ELLSWORTH, Wis. - The heavy snowfall that derailed spring hopes for thousands of Minnesotans was more than an inconvenience. It was life and death for a farmer and his herd.
Kipp Hinz, 23, has been dairy farming just east of Ellsworth only since October. The 4th generation farmer just moved from his family operation in Osceola. The young farmer has not obtained a portable generator as yet. That lack of power proved critical on Thursday.
"We got so much wet heavy snow that we had power lines, transmission lines fall and our substation went down about 4 o'clock yesterday morning," said Hinz. "That was right about the time I was going to start milking."
Hinz and his hand, Gary Malone, normally milk the 60 holsteins three times daily, at 4am, noon and 8pm. The loss of power meant the herd went unmilked for 23 hours.
"With no power the cows had no water, the well couldn't run," said Hinz. "We couldn't feed the cows. Not being able to milk, they were under an enormous amount of stress. It is kind of like not being able to go to the bathroom for an entire day. They are not capable of releasing it themselves. So, their udders stretch and they stood for a whole day."
Hinz and Malone were busy at the noon milking on Friday putting green-colored ointment on several of the cows' udders. "It is called 'Udder Comfort'." Said Hinz. "It is a peppermint cream. It is like a 'icy hot' for a cow. We are hoping that it takes care of most of the cows."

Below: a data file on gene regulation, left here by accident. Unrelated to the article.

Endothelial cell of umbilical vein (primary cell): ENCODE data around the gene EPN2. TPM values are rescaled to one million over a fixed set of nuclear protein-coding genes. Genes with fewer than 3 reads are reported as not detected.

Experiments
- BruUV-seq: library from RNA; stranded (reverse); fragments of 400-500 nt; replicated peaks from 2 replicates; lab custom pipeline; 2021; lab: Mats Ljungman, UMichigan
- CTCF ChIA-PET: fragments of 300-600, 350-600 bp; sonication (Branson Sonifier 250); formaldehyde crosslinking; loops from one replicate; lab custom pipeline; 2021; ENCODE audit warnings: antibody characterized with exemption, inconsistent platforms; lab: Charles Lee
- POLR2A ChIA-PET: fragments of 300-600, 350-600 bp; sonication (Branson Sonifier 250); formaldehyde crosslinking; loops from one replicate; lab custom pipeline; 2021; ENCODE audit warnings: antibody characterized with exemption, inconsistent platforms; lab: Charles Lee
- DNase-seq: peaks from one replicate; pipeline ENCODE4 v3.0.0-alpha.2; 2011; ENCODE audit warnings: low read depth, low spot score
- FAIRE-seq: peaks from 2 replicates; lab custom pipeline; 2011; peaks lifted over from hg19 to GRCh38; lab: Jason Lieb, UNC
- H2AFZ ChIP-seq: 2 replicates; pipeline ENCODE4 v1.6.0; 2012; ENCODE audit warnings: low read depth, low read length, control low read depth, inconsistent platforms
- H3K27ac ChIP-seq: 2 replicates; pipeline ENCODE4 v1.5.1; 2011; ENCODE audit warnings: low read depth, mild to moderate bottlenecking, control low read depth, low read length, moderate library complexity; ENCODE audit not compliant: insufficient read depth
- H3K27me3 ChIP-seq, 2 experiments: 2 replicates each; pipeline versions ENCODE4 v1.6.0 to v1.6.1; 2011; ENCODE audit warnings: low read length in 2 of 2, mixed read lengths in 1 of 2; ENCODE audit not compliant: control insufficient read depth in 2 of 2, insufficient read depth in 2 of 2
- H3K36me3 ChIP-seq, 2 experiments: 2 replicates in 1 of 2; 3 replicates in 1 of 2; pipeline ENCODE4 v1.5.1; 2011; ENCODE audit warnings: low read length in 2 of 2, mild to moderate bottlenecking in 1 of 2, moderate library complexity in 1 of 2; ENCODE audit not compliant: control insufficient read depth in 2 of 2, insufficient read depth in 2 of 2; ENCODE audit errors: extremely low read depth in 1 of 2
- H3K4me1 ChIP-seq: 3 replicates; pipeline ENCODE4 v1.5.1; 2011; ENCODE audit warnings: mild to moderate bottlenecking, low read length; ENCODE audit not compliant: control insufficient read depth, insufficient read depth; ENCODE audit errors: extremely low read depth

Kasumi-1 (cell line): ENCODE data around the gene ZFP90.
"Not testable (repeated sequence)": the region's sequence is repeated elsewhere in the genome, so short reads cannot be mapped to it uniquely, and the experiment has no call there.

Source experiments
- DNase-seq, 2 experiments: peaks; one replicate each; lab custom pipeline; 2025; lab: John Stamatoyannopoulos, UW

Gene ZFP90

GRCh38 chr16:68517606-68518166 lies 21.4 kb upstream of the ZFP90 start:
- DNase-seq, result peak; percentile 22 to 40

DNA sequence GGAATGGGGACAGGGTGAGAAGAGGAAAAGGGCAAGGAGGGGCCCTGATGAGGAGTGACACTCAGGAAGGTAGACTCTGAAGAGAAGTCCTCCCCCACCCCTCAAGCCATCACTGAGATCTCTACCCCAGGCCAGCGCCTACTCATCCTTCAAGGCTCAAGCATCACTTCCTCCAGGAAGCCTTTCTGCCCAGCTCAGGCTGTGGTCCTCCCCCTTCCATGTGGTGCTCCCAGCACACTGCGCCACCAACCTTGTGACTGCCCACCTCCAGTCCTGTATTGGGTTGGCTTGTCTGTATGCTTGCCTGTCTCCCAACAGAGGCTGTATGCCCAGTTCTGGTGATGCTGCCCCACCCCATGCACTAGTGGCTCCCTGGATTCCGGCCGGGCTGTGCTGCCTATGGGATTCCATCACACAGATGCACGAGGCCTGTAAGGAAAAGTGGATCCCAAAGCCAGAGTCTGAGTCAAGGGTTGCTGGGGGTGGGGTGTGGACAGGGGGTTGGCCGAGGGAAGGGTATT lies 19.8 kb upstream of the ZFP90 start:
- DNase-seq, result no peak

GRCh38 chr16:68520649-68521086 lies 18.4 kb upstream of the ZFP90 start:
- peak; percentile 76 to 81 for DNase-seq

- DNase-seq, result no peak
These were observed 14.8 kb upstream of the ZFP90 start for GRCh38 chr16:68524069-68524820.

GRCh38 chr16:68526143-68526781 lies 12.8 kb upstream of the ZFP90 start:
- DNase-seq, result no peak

The dairy barn normally produces 5,000 pounds of milk every day. When the milk truck arrived to accept the load Thursday night, they had something to pick up because Hinz finally had power.
He and Malone had made a mad dash around the area to try to find a generator Thursday morning, but it was Hinz father and friend Rick Boucher who brought the machine by driving 75 miles from Osceola to save Hinz's herd.
"Sometimes words can't express how much gratitude one can express for somebody," said Hinz. "It was not scary. It was just kind of stressful and very heartbreaking."
Hinz said he hates to see his animals in that kind of distress. The power came back about midnight and other than the snowy, muddy mess in the yard, the near disaster was over. Now, Kipp Hinz can go back to planning for his June wedding.
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